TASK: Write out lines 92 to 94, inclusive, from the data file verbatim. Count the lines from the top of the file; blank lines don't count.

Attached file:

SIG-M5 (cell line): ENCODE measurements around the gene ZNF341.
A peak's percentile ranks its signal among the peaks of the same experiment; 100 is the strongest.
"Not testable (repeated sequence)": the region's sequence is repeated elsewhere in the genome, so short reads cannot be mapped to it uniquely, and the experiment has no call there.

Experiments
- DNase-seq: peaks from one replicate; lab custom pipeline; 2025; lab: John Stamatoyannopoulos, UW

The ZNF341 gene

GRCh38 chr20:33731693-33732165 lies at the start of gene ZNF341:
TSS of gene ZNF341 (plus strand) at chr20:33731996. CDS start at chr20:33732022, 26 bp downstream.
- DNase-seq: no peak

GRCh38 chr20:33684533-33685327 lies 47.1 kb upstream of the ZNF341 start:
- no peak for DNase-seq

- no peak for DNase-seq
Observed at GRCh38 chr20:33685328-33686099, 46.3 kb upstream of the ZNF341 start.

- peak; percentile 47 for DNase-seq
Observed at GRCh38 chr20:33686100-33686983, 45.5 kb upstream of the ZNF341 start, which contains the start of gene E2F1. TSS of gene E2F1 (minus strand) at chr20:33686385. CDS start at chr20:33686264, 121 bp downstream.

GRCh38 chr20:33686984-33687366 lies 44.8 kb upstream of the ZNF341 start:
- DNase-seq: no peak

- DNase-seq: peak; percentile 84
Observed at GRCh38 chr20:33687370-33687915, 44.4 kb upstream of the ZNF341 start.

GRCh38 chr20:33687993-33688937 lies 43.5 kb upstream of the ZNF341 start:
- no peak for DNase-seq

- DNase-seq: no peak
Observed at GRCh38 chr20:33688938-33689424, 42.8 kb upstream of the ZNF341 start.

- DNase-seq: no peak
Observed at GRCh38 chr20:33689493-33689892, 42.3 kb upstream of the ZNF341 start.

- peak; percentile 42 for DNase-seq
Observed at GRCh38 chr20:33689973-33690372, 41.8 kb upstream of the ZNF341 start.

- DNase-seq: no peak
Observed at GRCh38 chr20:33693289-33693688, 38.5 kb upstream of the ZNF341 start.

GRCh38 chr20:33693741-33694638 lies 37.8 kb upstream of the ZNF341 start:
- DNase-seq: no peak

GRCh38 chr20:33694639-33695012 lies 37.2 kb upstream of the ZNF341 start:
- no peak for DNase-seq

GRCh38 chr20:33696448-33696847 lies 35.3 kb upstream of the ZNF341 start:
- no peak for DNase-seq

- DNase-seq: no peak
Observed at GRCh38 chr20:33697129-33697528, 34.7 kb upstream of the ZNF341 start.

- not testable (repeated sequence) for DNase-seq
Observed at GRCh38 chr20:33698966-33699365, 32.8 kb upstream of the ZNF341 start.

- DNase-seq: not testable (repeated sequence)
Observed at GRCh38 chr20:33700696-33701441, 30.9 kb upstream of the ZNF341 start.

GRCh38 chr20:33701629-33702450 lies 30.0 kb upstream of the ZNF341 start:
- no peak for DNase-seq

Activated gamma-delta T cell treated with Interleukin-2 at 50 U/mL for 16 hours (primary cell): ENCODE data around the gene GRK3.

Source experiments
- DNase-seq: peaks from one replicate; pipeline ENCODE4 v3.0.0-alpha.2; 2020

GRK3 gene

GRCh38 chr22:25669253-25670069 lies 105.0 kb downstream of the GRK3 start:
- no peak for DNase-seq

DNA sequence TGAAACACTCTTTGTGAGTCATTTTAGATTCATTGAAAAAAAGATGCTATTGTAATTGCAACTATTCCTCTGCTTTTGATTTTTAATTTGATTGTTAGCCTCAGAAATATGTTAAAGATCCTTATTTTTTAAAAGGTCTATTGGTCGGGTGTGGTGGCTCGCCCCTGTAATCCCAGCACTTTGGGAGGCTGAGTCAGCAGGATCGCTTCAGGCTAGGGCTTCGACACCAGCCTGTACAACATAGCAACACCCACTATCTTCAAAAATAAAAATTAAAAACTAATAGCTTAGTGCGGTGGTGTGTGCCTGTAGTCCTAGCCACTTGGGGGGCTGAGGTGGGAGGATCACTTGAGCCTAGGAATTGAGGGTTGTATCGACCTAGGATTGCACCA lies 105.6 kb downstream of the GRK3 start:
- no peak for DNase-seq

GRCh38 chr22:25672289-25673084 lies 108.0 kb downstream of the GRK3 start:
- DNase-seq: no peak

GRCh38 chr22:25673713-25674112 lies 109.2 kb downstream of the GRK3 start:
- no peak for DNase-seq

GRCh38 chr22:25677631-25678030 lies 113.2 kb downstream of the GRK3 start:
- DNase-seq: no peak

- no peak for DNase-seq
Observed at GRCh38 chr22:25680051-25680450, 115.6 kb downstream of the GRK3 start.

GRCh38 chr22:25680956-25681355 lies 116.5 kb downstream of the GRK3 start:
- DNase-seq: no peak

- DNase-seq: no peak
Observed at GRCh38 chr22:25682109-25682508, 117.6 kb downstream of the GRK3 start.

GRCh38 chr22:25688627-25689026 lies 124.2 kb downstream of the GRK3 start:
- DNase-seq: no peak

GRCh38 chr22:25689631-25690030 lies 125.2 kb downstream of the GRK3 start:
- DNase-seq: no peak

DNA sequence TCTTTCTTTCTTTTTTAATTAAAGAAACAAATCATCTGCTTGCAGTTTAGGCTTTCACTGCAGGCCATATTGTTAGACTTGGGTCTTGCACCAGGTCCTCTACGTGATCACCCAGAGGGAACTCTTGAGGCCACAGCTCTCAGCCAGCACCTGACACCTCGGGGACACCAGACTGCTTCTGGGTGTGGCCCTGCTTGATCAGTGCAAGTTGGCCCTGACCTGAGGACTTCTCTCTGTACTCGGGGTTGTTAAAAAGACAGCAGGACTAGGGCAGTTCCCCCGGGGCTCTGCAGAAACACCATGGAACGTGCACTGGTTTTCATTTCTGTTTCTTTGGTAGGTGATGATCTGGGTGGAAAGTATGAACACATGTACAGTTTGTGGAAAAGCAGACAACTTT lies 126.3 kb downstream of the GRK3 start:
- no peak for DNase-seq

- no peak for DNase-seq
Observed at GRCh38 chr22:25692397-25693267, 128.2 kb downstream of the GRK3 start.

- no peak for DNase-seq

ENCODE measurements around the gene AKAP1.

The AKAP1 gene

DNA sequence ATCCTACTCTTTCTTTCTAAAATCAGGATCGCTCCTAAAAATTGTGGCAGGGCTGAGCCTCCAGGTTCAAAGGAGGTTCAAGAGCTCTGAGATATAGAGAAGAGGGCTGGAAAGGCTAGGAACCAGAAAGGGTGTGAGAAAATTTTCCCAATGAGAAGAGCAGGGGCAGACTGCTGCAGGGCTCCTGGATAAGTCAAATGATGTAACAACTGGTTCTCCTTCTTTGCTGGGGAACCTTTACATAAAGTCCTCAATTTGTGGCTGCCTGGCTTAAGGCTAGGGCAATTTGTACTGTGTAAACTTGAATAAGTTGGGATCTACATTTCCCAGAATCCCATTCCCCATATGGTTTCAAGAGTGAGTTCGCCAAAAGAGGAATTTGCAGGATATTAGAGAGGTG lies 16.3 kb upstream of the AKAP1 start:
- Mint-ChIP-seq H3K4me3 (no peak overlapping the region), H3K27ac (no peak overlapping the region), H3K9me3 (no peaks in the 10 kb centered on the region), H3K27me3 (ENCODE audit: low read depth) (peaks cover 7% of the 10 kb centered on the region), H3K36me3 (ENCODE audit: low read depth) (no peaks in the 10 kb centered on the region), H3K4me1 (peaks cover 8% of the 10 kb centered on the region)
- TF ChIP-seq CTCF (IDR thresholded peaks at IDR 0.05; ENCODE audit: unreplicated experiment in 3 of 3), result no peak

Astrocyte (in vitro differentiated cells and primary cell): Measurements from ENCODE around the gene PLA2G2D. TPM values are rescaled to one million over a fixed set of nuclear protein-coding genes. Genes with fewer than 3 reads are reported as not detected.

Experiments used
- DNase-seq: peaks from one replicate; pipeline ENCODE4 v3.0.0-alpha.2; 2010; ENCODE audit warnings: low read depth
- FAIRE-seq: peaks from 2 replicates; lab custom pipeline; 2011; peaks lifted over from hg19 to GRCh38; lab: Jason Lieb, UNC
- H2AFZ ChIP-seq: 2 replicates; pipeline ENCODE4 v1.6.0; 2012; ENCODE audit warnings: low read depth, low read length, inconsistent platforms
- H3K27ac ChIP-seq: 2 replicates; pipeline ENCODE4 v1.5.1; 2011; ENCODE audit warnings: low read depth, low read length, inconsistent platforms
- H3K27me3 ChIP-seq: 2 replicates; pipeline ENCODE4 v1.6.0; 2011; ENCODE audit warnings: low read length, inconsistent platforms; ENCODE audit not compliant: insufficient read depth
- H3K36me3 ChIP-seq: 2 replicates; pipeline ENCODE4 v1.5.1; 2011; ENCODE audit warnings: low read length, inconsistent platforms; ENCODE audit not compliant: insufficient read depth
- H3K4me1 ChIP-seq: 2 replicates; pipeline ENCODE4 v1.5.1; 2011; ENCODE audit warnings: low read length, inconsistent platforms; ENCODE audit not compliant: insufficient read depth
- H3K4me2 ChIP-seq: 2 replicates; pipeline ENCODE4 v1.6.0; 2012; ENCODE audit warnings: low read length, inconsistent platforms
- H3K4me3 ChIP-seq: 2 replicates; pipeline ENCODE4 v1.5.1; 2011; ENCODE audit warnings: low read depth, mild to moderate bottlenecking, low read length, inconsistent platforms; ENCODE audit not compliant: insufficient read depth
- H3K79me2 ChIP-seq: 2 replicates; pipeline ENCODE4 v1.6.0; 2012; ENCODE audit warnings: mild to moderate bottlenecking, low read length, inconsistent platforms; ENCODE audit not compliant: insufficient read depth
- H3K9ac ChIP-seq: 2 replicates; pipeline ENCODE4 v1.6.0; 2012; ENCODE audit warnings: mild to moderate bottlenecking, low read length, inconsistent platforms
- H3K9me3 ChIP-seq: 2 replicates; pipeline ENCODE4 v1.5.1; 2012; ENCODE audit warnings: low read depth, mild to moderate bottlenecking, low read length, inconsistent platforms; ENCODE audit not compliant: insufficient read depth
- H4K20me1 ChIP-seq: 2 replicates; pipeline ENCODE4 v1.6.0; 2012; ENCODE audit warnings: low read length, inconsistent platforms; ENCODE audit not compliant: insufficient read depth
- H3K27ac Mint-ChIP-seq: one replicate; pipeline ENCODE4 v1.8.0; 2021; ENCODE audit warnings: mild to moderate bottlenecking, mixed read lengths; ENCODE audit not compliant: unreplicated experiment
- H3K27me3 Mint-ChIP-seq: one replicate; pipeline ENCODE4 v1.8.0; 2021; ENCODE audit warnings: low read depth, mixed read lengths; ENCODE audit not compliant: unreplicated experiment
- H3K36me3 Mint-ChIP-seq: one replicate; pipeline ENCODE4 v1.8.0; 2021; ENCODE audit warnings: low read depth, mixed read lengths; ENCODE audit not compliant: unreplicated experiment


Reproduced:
- H4K20me1 ChIP-seq: 2 replicates; pipeline ENCODE4 v1.6.0; 2012; ENCODE audit warnings: low read length, inconsistent platforms; ENCODE audit not compliant: insufficient read depth
- H3K27ac Mint-ChIP-seq: one replicate; pipeline ENCODE4 v1.8.0; 2021; ENCODE audit warnings: mild to moderate bottlenecking, mixed read lengths; ENCODE audit not compliant: unreplicated experiment
- H3K27me3 Mint-ChIP-seq: one replicate; pipeline ENCODE4 v1.8.0; 2021; ENCODE audit warnings: low read depth, mixed read lengths; ENCODE audit not compliant: unreplicated experiment